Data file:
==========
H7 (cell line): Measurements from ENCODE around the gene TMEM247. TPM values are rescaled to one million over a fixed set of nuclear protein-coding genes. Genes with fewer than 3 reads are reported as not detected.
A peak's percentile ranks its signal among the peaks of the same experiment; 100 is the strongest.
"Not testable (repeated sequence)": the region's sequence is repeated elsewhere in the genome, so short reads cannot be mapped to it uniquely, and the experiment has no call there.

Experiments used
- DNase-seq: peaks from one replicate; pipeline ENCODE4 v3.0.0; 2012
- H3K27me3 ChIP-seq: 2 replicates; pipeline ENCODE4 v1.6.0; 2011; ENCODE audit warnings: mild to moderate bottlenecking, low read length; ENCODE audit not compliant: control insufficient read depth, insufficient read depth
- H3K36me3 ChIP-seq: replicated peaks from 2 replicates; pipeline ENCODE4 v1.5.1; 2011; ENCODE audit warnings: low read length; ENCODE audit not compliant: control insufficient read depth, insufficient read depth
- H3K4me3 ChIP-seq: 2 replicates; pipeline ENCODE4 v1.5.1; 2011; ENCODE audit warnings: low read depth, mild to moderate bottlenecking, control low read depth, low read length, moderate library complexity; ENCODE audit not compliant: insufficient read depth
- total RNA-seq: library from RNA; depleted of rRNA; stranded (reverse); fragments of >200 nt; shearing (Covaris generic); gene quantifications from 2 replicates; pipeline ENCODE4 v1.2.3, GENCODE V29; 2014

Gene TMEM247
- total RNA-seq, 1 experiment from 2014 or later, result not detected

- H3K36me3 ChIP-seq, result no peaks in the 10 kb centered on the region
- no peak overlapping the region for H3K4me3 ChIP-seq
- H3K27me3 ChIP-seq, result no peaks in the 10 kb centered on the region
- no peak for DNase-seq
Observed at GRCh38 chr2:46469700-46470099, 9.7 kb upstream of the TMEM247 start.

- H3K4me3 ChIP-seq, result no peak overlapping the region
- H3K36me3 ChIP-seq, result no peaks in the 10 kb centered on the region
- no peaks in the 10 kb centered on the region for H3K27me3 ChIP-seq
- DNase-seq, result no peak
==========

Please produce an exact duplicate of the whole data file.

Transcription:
H7 (cell line): Measurements from ENCODE around the gene TMEM247. TPM values are rescaled to one million over a fixed set of nuclear protein-coding genes. Genes with fewer than 3 reads are reported as not detected.
A peak's percentile ranks its signal among the peaks of the same experiment; 100 is the strongest.
"Not testable (repeated sequence)": the region's sequence is repeated elsewhere in the genome, so short reads cannot be mapped to it uniquely, and the experiment has no call there.

Experiments used
- DNase-seq: peaks from one replicate; pipeline ENCODE4 v3.0.0; 2012
- H3K27me3 ChIP-seq: 2 replicates; pipeline ENCODE4 v1.6.0; 2011; ENCODE audit warnings: mild to moderate bottlenecking, low read length; ENCODE audit not compliant: control insufficient read depth, insufficient read depth
- H3K36me3 ChIP-seq: replicated peaks from 2 replicates; pipeline ENCODE4 v1.5.1; 2011; ENCODE audit warnings: low read length; ENCODE audit not compliant: control insufficient read depth, insufficient read depth
- H3K4me3 ChIP-seq: 2 replicates; pipeline ENCODE4 v1.5.1; 2011; ENCODE audit warnings: low read depth, mild to moderate bottlenecking, control low read depth, low read length, moderate library complexity; ENCODE audit not compliant: insufficient read depth
- total RNA-seq: library from RNA; depleted of rRNA; stranded (reverse); fragments of >200 nt; shearing (Covaris generic); gene quantifications from 2 replicates; pipeline ENCODE4 v1.2.3, GENCODE V29; 2014

Gene TMEM247
- total RNA-seq, 1 experiment from 2014 or later, result not detected

- H3K36me3 ChIP-seq, result no peaks in the 10 kb centered on the region
- no peak overlapping the region for H3K4me3 ChIP-seq
- H3K27me3 ChIP-seq, result no peaks in the 10 kb centered on the region
- no peak for DNase-seq
Observed at GRCh38 chr2:46469700-46470099, 9.7 kb upstream of the TMEM247 start.

- H3K4me3 ChIP-seq, result no peak overlapping the region
- H3K36me3 ChIP-seq, result no peaks in the 10 kb centered on the region
- no peaks in the 10 kb centered on the region for H3K27me3 ChIP-seq
- DNase-seq, result no peak